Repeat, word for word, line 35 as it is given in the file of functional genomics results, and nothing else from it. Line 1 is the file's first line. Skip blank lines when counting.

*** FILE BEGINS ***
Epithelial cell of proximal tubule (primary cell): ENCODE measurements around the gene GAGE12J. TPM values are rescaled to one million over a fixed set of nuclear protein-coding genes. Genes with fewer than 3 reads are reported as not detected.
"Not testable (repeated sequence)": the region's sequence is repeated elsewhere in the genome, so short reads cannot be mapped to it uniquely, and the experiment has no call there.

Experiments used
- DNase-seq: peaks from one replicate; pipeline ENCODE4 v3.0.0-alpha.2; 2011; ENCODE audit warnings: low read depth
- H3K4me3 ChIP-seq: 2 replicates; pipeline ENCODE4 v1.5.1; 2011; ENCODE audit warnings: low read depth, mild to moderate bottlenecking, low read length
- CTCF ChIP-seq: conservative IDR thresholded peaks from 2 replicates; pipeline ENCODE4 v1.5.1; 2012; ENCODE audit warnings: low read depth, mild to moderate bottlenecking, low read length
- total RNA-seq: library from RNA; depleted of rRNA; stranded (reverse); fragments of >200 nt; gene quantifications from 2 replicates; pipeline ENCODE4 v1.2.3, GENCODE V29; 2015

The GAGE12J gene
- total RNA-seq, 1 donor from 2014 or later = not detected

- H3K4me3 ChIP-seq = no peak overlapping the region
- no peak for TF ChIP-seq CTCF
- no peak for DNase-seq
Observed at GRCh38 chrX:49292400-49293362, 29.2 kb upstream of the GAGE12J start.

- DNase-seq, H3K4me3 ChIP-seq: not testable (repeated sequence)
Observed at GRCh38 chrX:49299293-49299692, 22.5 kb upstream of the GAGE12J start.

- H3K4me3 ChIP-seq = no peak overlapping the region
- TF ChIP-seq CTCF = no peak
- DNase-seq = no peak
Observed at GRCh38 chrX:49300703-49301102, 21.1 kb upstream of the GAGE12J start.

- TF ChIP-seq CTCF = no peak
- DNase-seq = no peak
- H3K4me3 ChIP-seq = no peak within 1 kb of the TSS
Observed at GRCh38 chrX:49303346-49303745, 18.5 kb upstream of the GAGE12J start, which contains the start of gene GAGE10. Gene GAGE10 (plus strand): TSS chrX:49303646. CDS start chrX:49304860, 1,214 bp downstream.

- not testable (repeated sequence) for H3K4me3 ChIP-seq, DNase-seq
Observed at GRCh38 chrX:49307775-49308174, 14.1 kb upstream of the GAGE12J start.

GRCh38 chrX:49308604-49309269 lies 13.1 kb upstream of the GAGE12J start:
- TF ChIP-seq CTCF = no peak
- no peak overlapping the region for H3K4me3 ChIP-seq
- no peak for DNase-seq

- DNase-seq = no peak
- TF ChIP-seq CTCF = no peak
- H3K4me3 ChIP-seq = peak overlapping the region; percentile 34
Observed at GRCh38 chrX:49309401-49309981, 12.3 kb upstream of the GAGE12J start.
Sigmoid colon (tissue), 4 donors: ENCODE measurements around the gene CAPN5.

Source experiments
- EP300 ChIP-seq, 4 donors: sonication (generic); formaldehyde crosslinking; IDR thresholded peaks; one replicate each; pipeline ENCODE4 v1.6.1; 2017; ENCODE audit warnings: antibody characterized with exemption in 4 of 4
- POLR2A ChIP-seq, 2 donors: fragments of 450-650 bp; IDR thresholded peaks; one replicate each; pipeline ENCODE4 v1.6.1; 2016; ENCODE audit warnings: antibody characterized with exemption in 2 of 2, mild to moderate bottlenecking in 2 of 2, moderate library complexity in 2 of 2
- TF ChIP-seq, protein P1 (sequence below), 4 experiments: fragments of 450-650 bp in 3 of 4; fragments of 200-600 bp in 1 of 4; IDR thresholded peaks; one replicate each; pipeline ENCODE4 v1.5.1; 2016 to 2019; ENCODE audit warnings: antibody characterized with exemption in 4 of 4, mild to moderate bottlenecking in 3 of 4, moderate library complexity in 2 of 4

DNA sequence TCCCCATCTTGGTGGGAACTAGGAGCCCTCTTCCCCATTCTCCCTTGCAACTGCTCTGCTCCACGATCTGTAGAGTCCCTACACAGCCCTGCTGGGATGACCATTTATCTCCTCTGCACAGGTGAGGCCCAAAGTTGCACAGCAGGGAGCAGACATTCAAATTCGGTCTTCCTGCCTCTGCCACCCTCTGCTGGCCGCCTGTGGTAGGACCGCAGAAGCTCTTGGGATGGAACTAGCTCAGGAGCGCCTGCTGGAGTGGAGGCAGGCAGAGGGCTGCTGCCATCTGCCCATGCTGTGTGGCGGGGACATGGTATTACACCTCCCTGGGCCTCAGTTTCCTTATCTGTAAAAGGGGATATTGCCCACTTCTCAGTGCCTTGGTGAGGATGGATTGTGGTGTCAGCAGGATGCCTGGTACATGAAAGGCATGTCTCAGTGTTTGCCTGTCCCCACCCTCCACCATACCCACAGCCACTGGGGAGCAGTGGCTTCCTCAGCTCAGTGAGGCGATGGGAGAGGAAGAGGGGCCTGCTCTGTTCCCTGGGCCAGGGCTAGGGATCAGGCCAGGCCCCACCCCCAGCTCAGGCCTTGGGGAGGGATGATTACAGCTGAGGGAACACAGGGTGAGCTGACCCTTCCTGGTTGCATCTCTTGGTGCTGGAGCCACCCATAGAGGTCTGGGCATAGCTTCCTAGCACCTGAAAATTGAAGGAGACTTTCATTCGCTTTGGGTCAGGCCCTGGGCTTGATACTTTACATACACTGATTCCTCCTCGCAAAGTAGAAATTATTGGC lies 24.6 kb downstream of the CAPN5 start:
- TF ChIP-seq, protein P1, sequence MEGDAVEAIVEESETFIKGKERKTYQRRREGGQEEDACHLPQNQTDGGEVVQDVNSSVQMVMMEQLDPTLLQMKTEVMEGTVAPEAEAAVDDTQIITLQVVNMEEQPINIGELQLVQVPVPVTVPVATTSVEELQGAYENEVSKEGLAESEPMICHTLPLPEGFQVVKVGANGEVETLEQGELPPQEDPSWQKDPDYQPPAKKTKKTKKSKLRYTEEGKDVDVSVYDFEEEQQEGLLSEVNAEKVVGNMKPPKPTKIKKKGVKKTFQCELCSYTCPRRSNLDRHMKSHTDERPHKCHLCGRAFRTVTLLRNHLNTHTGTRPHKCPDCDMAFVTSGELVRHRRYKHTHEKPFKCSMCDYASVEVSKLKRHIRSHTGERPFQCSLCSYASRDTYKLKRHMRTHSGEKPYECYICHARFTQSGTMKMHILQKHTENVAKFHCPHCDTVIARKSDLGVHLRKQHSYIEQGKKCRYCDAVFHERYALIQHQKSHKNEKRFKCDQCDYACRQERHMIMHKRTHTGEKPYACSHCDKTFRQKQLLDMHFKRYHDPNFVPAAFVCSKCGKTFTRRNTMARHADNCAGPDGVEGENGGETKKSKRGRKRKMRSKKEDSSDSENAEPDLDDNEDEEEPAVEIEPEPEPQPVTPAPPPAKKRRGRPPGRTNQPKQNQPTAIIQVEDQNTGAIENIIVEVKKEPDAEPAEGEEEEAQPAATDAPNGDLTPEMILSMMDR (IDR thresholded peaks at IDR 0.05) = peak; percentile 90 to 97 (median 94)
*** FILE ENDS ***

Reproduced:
Source experiments